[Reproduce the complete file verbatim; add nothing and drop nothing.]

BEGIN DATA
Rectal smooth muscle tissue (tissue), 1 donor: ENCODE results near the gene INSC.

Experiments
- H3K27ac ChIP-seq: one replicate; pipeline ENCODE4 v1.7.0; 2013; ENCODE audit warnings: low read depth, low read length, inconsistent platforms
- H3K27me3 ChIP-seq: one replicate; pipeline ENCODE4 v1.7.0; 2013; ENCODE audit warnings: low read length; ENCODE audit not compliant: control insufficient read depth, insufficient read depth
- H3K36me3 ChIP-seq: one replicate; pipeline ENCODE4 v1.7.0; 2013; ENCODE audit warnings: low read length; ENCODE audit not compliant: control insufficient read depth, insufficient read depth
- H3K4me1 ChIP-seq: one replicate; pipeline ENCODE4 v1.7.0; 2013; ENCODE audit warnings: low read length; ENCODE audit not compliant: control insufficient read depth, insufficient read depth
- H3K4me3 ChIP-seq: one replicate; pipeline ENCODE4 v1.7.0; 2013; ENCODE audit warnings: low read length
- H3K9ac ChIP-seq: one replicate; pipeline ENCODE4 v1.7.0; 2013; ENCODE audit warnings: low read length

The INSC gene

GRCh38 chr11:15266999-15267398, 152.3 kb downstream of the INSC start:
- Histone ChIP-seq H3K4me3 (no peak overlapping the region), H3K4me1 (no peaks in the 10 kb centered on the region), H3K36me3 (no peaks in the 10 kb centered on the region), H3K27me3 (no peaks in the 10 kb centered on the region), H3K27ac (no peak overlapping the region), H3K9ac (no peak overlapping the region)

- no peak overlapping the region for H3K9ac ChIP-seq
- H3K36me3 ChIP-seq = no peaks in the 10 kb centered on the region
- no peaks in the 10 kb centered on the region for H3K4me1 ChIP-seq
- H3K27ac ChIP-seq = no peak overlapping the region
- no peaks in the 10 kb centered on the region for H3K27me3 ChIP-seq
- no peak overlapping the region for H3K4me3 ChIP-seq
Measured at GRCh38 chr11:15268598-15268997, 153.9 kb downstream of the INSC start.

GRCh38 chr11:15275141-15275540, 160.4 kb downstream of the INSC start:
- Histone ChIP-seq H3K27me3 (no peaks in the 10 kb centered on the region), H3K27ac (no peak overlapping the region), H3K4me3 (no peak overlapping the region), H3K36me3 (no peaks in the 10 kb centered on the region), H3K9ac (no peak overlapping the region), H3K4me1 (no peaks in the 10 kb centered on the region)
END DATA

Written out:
Rectal smooth muscle tissue (tissue), 1 donor: ENCODE results near the gene INSC.

Experiments
- H3K27ac ChIP-seq: one replicate; pipeline ENCODE4 v1.7.0; 2013; ENCODE audit warnings: low read depth, low read length, inconsistent platforms
- H3K27me3 ChIP-seq: one replicate; pipeline ENCODE4 v1.7.0; 2013; ENCODE audit warnings: low read length; ENCODE audit not compliant: control insufficient read depth, insufficient read depth
- H3K36me3 ChIP-seq: one replicate; pipeline ENCODE4 v1.7.0; 2013; ENCODE audit warnings: low read length; ENCODE audit not compliant: control insufficient read depth, insufficient read depth
- H3K4me1 ChIP-seq: one replicate; pipeline ENCODE4 v1.7.0; 2013; ENCODE audit warnings: low read length; ENCODE audit not compliant: control insufficient read depth, insufficient read depth
- H3K4me3 ChIP-seq: one replicate; pipeline ENCODE4 v1.7.0; 2013; ENCODE audit warnings: low read length
- H3K9ac ChIP-seq: one replicate; pipeline ENCODE4 v1.7.0; 2013; ENCODE audit warnings: low read length

The INSC gene

GRCh38 chr11:15266999-15267398, 152.3 kb downstream of the INSC start:
- Histone ChIP-seq H3K4me3 (no peak overlapping the region), H3K4me1 (no peaks in the 10 kb centered on the region), H3K36me3 (no peaks in the 10 kb centered on the region), H3K27me3 (no peaks in the 10 kb centered on the region), H3K27ac (no peak overlapping the region), H3K9ac (no peak overlapping the region)

- no peak overlapping the region for H3K9ac ChIP-seq
- H3K36me3 ChIP-seq = no peaks in the 10 kb centered on the region
- no peaks in the 10 kb centered on the region for H3K4me1 ChIP-seq
- H3K27ac ChIP-seq = no peak overlapping the region
- no peaks in the 10 kb centered on the region for H3K27me3 ChIP-seq
- no peak overlapping the region for H3K4me3 ChIP-seq
Measured at GRCh38 chr11:15268598-15268997, 153.9 kb downstream of the INSC start.

GRCh38 chr11:15275141-15275540, 160.4 kb downstream of the INSC start:
- Histone ChIP-seq H3K27me3 (no peaks in the 10 kb centered on the region), H3K27ac (no peak overlapping the region), H3K4me3 (no peak overlapping the region), H3K36me3 (no peaks in the 10 kb centered on the region), H3K9ac (no peak overlapping the region), H3K4me1 (no peaks in the 10 kb centered on the region)